Poole, Charlie Clay
22 Mar. 1892–21 May 1931
Charlie Clay Poole, pioneer country music recording artist, banjoist, singer, and entertainer, was born in Randolph County, the son of Philip, whose father was an Irish immigrant, and Betty Johnson Poole. Both parents were mill workers in Haw River, Alamance County, where they had moved from Iredell County. Young Poole apparently developed a strong interest in music while still a small child. Due to his poor rural background he could not afford formal musical training, so he made himself a banjo out of a gourd and taught himself to play. It was only after he had gone to work in a local textile mill that he bought himself a real banjo for $1.50.
The exact source of Poole's unique three-finger picking style is not known although it is possible that he learned to pick in a rolling style by listening to the early recordings of such classical artists as Fred Van Epes, violinist, and Vess Ossman, banjoist, who were popular in the pre–World War I era. A childhood accident while playing baseball left him with partially deformed fingers on his right hand, which probably contributed to the development of the three-finger style. Whatever the cause, his method of playing was certainly ahead of its time. After working long hours at night at the Leaksville Cotton Mill in his early twenties, Poole saved just over $200, bought a Gibson banjo, and quit, never to work in a mill again. He joined with Norman Woodlief, guitarist, Lonnie Austin, who played anything but mostly fiddle, Haman Newman, left-hand tenor banjo, Mae Weeks Mabes, pianist, and Posey Rorrer, fiddler, to form a band.
About 1917 or 1918 Charlie Poole combined his talents with those of Posey Rorrer (1891–1936), a fiddler from Franklin County, Va., to form the North Carolina Ramblers as a string band. Poole later married Rorrer's sister and both he and Rorrer moved to Spray, N.C., in 1920.
Between 1920 and 1925 Poole and Rorrer began to achieve a substantial reputation over a wide area. The combination of Poole's three-finger banjo playing and Rorrer's old-time fiddling began to make them popular at square dances, corn shuckings, and parties. Two guitarists, Clarence Foust, a childhood friend of Poole, and Norman Woodlief, a resident of Spray, began to accompany Poole and Rorrer on their musical excursions. The addition of these two men as well as others gave the band a more complete sound. By 1924 the North Carolina Ramblers were giving concerts over a wide area of the Southeast, including Virginia, West Virginia, Ohio, Kentucky, and Tennessee.
In June 1925 the Ramblers went to New York City to make their first records. Recorded country music was still in its infancy, with only a handful of records having been released by various mountain musicians. On 27 July 1925 the North Carolina Ramblers cut four sides for the Columbia Record Company. Their first release was Columbia 15038-D, "Don't Let Your Deal Go Down Blues / Can I Sleep In Your Barn Tonight Mister." The success of this record, which sold 102,451 copies, was a clear indication of their popularity since the average sales for a Columbia country music record of that time was about 5,000.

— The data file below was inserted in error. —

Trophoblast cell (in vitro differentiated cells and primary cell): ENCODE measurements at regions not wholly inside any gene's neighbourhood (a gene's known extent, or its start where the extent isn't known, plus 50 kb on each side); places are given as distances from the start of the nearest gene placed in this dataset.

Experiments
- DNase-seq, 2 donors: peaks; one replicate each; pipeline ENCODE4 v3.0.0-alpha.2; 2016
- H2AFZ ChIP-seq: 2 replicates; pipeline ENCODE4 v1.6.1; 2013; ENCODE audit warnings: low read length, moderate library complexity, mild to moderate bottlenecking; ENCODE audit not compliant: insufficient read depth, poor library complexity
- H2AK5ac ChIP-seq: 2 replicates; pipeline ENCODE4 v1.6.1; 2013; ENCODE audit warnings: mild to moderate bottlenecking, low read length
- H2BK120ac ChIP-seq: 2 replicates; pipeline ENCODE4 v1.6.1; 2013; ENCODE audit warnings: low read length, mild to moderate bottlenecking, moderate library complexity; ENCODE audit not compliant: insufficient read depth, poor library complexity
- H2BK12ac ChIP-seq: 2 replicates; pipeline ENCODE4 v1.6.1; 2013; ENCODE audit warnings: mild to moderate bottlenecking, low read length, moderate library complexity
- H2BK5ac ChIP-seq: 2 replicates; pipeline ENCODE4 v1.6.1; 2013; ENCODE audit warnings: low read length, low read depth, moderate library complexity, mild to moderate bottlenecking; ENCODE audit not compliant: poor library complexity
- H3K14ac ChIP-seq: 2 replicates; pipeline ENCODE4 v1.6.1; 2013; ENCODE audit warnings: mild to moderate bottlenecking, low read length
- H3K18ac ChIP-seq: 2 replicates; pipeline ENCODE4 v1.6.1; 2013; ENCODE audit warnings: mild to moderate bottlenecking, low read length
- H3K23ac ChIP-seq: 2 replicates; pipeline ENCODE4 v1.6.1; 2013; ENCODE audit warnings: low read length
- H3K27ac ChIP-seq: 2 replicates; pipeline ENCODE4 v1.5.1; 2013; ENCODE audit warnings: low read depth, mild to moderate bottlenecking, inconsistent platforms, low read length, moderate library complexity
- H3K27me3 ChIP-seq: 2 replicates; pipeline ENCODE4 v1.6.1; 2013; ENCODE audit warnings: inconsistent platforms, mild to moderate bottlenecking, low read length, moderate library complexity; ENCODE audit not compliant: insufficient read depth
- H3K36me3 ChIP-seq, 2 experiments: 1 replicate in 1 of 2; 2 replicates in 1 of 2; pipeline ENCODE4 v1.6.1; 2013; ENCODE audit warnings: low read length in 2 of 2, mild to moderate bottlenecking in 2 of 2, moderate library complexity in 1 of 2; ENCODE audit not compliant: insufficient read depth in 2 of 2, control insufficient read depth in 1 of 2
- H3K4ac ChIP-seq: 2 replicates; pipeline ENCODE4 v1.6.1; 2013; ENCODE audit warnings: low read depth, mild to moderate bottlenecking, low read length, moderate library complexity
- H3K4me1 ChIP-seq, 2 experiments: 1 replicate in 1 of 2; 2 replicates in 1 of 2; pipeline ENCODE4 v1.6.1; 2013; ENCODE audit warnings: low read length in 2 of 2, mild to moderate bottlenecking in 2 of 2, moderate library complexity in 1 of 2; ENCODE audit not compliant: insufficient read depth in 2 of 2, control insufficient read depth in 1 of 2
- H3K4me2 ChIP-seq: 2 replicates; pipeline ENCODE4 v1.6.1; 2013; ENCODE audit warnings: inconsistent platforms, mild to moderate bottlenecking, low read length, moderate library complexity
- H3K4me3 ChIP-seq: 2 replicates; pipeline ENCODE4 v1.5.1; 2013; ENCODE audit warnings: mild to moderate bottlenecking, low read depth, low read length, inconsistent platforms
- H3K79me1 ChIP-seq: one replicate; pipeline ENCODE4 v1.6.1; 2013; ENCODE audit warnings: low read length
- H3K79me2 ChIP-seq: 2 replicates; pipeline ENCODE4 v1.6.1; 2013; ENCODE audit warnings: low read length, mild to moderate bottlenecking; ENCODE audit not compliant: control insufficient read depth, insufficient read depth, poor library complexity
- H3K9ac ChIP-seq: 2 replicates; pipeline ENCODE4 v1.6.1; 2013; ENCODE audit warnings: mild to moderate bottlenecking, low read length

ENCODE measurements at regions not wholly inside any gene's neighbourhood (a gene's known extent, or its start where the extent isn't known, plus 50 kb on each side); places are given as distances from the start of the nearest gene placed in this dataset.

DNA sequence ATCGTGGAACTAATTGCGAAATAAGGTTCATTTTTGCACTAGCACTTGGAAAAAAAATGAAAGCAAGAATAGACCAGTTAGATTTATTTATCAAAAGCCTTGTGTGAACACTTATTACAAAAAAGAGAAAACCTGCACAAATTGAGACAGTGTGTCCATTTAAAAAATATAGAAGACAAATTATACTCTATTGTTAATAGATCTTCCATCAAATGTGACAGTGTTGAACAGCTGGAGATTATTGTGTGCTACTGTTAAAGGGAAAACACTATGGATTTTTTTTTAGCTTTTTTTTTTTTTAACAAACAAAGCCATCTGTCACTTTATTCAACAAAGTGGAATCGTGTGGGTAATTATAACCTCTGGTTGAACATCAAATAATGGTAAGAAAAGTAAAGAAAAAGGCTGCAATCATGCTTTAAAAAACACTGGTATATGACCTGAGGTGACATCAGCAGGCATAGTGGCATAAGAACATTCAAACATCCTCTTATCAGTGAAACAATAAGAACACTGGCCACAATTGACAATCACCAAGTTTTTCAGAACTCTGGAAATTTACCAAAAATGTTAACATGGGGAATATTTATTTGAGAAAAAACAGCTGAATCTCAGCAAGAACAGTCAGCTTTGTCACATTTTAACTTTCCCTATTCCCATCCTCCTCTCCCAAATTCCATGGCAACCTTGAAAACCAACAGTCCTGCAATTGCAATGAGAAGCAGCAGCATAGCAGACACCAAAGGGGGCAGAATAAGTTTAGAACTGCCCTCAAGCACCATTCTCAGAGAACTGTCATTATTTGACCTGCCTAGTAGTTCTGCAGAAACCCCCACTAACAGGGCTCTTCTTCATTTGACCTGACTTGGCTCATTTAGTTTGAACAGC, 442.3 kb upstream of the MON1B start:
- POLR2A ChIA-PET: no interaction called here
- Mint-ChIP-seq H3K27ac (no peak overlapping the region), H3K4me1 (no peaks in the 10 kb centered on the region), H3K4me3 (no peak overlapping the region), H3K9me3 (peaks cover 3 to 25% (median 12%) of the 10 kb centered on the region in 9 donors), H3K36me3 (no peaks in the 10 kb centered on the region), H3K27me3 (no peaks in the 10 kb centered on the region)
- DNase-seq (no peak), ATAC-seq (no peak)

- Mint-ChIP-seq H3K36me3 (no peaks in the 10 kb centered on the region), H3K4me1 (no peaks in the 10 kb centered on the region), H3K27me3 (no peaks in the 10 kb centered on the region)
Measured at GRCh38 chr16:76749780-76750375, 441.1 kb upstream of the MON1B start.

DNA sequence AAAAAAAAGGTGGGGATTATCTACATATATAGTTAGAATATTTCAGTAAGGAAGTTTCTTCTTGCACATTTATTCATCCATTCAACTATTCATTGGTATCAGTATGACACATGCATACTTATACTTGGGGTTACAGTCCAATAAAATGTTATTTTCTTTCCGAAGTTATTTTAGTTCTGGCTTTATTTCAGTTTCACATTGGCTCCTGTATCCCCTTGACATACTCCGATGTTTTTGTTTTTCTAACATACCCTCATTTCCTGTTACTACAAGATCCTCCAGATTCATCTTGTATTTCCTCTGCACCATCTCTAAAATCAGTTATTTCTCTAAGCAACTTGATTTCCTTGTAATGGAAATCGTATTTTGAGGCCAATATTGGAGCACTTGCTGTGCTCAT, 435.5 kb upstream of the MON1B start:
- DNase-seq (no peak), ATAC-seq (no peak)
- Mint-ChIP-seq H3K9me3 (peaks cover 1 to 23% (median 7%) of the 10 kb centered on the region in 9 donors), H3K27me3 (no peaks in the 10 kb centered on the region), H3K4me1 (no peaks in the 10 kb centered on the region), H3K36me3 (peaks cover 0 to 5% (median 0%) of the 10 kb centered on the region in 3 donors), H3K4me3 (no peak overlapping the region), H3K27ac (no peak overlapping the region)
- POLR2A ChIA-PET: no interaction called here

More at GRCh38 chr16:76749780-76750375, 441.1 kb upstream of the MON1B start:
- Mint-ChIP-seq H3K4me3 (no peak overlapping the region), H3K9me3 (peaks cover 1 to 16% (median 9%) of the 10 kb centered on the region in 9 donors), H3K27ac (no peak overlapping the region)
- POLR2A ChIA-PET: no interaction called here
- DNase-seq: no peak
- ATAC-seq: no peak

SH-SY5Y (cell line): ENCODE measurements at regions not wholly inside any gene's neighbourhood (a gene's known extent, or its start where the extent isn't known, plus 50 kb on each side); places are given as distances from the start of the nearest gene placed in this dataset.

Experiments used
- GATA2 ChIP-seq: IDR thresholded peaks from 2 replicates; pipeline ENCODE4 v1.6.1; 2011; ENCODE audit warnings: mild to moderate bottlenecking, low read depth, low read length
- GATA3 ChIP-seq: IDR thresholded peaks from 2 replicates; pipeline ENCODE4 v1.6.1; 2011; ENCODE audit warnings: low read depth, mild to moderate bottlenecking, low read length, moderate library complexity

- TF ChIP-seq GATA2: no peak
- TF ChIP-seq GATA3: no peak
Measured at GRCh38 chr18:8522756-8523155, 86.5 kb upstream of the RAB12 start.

Each year between 1926 and 1931 the Ramblers returned to Columbia studios to make records, cutting a total of more than seventy sides; in addition, Poole made records for the Paramount and Brunswick record companies in 1929. By 1931 the North Carolina Ramblers had sold almost one million records. The songs recorded by Charlie Poole during this five-year period have now become standards among Blue Grass and Country Music musicians. They include "White House Blues," "Budded Roses," "If I Lose," "There'll Come a Time," and others. Poole's three-finger banjo style was also highly influential in the development of the three-finger style used in Blue Grass Music long after his time.
A Columbia record catalogue published early in 1927 well described Charlie Poole and the North Carolina Ramblers: "Charlie Poole is unquestionably the best known banjo picker and singer in the Carolinas. A dance in North Carolina, Virginia, or Kentucky isn't a dance unless Charlie and the North Carolina Ramblers supply the pep. People everywhere dance all night when these favorites supply the music."
The personnel of the North Carolina Ramblers changed on several occasions and came to include Lonnie Austin and Odell Smith, fiddlers from Leaksville, and Roy Harvey, guitarist of Beckley, W.Va. The band played theater circuits, schoolhouses, and fiddler's conventions and from 1928 to 1930 presented live radio shows in Virginia and Pennsylvania.
In the early months of 1931 a movie company in Hollywood hired Poole and the North Carolina Ramblers to play the music for a western movie. However, on 21 May, a few weeks before he was to leave for California, Poole suffered a fatal heart attack in Spray at the home of his sister, Sarah Elizabeth Seaver. He was thirty-nine.
Poole was married twice: in 1911 to Maude Gibson from Henderson (from whom he later was divorced) and on 11 Dec. 1920 to Lou Emma Rorrer, who died on 11 Dec. 1967. By his first wife he had one son, James Clay Poole.
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North Carolina ECHO (Project). Haw River Historical Museum. 2004-04-29. http://digital.ncdcr.gov/cdm/ref/collection/p16062coll8/id/7076 (accessed September 24, 2014).
"Charlie Poole 1892-1931." N.C. Highway Historical Marker J-93, N.C. Office of Archives & History. https://www.ncdcr.gov/about/history/division-historical-resources/nc-highway-historical-marker-program/marker_photo.aspx?sf=a&id=J-93 (accessed September 24, 2014).
1 January 1994 | Rorrer, Clifford Kinney